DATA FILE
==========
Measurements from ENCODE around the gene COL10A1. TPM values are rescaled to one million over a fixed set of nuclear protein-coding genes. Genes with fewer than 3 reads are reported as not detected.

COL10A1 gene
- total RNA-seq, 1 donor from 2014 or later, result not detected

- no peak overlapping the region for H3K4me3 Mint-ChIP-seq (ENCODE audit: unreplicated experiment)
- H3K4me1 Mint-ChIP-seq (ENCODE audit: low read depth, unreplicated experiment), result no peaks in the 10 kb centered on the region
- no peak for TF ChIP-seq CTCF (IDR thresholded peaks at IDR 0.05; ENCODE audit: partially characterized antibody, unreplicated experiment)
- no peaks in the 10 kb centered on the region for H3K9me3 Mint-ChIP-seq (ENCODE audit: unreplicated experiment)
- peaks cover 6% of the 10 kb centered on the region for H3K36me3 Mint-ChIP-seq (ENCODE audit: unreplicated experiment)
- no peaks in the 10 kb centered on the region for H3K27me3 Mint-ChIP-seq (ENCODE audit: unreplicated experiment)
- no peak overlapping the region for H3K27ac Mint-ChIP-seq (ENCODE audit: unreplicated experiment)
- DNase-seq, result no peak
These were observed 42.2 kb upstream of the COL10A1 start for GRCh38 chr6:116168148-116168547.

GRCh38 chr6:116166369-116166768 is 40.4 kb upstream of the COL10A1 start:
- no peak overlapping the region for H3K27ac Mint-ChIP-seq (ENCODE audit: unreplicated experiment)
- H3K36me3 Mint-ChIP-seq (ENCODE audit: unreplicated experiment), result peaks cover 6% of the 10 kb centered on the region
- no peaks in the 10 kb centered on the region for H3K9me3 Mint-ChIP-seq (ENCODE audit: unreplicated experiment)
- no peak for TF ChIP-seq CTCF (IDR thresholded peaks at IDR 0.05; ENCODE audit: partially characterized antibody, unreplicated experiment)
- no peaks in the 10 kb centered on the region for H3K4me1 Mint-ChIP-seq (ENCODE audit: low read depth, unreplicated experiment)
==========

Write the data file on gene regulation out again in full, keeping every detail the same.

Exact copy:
Measurements from ENCODE around the gene COL10A1. TPM values are rescaled to one million over a fixed set of nuclear protein-coding genes. Genes with fewer than 3 reads are reported as not detected.

COL10A1 gene
- total RNA-seq, 1 donor from 2014 or later, result not detected

- no peak overlapping the region for H3K4me3 Mint-ChIP-seq (ENCODE audit: unreplicated experiment)
- H3K4me1 Mint-ChIP-seq (ENCODE audit: low read depth, unreplicated experiment), result no peaks in the 10 kb centered on the region
- no peak for TF ChIP-seq CTCF (IDR thresholded peaks at IDR 0.05; ENCODE audit: partially characterized antibody, unreplicated experiment)
- no peaks in the 10 kb centered on the region for H3K9me3 Mint-ChIP-seq (ENCODE audit: unreplicated experiment)
- peaks cover 6% of the 10 kb centered on the region for H3K36me3 Mint-ChIP-seq (ENCODE audit: unreplicated experiment)
- no peaks in the 10 kb centered on the region for H3K27me3 Mint-ChIP-seq (ENCODE audit: unreplicated experiment)
- no peak overlapping the region for H3K27ac Mint-ChIP-seq (ENCODE audit: unreplicated experiment)
- DNase-seq, result no peak
These were observed 42.2 kb upstream of the COL10A1 start for GRCh38 chr6:116168148-116168547.

GRCh38 chr6:116166369-116166768 is 40.4 kb upstream of the COL10A1 start:
- no peak overlapping the region for H3K27ac Mint-ChIP-seq (ENCODE audit: unreplicated experiment)
- H3K36me3 Mint-ChIP-seq (ENCODE audit: unreplicated experiment), result peaks cover 6% of the 10 kb centered on the region
- no peaks in the 10 kb centered on the region for H3K9me3 Mint-ChIP-seq (ENCODE audit: unreplicated experiment)
- no peak for TF ChIP-seq CTCF (IDR thresholded peaks at IDR 0.05; ENCODE audit: partially characterized antibody, unreplicated experiment)
- no peaks in the 10 kb centered on the region for H3K4me1 Mint-ChIP-seq (ENCODE audit: low read depth, unreplicated experiment)